The frustration just gets worse on mobile devices.
Pagination Links Are Cramped
Many sites’ previous page/next page and first page/last page links are so close together that it’s difficult to click the correct link.
Many use < and > for previous/next page links and << and >> for links to the 1st/last pages. At small text sizes, it can be difficult to tell where one link ends and the other begins.
<<< 1 2 3 >>>
Now, I don’t care how many sites I’ve be through–this makes me stare at my screen far longer than I should in order to pick the correct link to go to the next page.
Pagination Links Don’t Appear as Links
Some sites remove text-decoration from page navigation links. I assume this is either a carry over from CSS link styles used in the rest of the site, or the desire to make the links look “pretty”.
The results however:
- It’s more difficult to spot the navigation
- Coupled with the previous issue, it’s almost impossible to distinguish previous/next links from 1st/last page links without hovering over them with your mouse (which is not an option for mobile device users)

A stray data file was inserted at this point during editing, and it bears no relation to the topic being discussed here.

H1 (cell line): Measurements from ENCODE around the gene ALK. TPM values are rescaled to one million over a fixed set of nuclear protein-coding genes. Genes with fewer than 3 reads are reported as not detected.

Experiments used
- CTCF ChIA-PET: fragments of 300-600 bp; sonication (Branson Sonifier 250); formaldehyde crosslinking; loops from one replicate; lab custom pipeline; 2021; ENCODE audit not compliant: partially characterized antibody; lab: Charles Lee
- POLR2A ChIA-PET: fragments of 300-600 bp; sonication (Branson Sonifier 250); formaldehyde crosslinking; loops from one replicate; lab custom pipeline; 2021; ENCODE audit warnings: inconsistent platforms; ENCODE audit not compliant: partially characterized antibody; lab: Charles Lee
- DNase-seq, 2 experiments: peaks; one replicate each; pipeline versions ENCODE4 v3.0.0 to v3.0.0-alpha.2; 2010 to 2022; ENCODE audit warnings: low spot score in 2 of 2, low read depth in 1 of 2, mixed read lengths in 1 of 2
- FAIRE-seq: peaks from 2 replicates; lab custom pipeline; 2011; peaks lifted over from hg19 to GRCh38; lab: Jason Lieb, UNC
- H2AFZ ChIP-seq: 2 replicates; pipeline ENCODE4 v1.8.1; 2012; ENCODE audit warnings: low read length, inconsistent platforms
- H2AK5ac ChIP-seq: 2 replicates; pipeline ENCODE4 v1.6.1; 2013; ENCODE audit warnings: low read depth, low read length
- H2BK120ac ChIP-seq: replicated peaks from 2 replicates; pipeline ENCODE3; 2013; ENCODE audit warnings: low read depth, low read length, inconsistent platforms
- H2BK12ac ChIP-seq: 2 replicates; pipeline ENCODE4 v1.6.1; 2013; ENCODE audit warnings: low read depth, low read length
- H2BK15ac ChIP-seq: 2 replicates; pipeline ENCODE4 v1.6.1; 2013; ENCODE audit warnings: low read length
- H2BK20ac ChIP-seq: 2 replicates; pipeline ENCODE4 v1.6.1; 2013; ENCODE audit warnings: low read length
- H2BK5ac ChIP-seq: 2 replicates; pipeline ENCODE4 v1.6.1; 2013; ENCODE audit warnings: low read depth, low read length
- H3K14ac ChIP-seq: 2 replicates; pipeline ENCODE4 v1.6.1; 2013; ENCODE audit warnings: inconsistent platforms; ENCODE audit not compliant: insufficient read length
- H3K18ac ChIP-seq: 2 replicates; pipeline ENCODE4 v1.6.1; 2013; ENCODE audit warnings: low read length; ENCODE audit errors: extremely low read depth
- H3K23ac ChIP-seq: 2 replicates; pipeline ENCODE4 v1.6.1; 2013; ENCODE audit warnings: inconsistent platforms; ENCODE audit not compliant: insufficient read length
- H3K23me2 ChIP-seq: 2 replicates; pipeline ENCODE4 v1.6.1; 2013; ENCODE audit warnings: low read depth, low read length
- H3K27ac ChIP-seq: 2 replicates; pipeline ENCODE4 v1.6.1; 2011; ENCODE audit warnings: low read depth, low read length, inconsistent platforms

- The current page number of the page you’re on right now may not be obvious unless they highlight it in some other way. However, many systems simply do not make it a link. If so, you’re in trouble.
How To Fix Site Pagination
Make Limited Use of Pagination
Do you really need to list pages by number in your navigation?
Since numbered links do not add any kind of context or clue as to the information that appears on each page, numbering pages have limited usefulness.
You may find that letting people navigate to the previous or next page of posts is all they really need. There’s a good chance that your visitors are not even using the numbered links. Decreasing their options will make it easier for them to use your site.
Instead of using pagination links to take you to other pages containing more updates, Twitter loads more content automatically when scrolling down the page.
CoTweet provides a full-width link/button that lets you load more updates onto the current page.